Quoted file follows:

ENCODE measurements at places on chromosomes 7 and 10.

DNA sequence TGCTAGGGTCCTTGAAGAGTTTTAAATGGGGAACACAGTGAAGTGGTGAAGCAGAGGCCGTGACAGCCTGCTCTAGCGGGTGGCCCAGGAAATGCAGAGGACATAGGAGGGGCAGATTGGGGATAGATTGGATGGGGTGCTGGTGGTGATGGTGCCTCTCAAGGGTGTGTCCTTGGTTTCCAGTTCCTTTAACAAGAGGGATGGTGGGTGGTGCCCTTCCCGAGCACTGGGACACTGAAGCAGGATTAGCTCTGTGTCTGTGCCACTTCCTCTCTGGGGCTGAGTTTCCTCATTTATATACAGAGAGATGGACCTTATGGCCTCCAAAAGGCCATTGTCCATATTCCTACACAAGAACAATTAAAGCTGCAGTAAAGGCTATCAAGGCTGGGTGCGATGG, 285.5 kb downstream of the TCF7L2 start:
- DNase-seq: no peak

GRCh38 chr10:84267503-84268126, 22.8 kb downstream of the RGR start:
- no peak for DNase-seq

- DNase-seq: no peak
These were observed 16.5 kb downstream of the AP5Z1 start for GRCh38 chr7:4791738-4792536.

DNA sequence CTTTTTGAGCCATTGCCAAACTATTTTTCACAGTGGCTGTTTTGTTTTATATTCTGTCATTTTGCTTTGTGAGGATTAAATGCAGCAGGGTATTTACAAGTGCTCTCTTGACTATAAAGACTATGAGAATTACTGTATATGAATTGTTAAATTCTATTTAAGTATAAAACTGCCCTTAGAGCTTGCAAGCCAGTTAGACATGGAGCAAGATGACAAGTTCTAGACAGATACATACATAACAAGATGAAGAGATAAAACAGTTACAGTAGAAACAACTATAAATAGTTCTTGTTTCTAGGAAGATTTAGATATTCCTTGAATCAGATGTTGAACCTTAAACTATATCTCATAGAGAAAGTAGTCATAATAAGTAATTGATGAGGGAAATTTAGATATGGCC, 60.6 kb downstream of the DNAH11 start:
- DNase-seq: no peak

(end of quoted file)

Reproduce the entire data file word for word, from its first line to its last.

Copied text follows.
ENCODE measurements at places on chromosomes 7 and 10.

DNA sequence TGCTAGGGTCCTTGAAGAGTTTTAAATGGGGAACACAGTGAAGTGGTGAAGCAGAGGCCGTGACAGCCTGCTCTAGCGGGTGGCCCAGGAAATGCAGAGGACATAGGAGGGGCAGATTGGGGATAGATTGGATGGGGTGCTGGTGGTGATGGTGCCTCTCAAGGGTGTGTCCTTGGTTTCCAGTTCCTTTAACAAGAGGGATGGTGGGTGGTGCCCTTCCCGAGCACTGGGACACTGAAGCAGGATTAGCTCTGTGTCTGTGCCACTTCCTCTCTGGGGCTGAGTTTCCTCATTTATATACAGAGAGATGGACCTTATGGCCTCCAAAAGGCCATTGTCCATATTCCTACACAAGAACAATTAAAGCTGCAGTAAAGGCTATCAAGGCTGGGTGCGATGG, 285.5 kb downstream of the TCF7L2 start:
- DNase-seq: no peak

GRCh38 chr10:84267503-84268126, 22.8 kb downstream of the RGR start:
- no peak for DNase-seq

- DNase-seq: no peak
These were observed 16.5 kb downstream of the AP5Z1 start for GRCh38 chr7:4791738-4792536.

DNA sequence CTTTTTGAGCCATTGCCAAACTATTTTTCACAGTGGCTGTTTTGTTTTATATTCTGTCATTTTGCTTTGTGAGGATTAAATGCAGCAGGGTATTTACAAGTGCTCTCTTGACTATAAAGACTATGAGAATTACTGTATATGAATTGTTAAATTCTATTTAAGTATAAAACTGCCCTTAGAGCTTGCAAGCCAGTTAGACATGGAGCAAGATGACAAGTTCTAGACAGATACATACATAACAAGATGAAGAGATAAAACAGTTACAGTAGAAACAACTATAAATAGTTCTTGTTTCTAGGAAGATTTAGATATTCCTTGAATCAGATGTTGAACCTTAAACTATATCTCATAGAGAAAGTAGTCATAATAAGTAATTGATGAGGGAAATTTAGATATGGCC, 60.6 kb downstream of the DNAH11 start:
- DNase-seq: no peak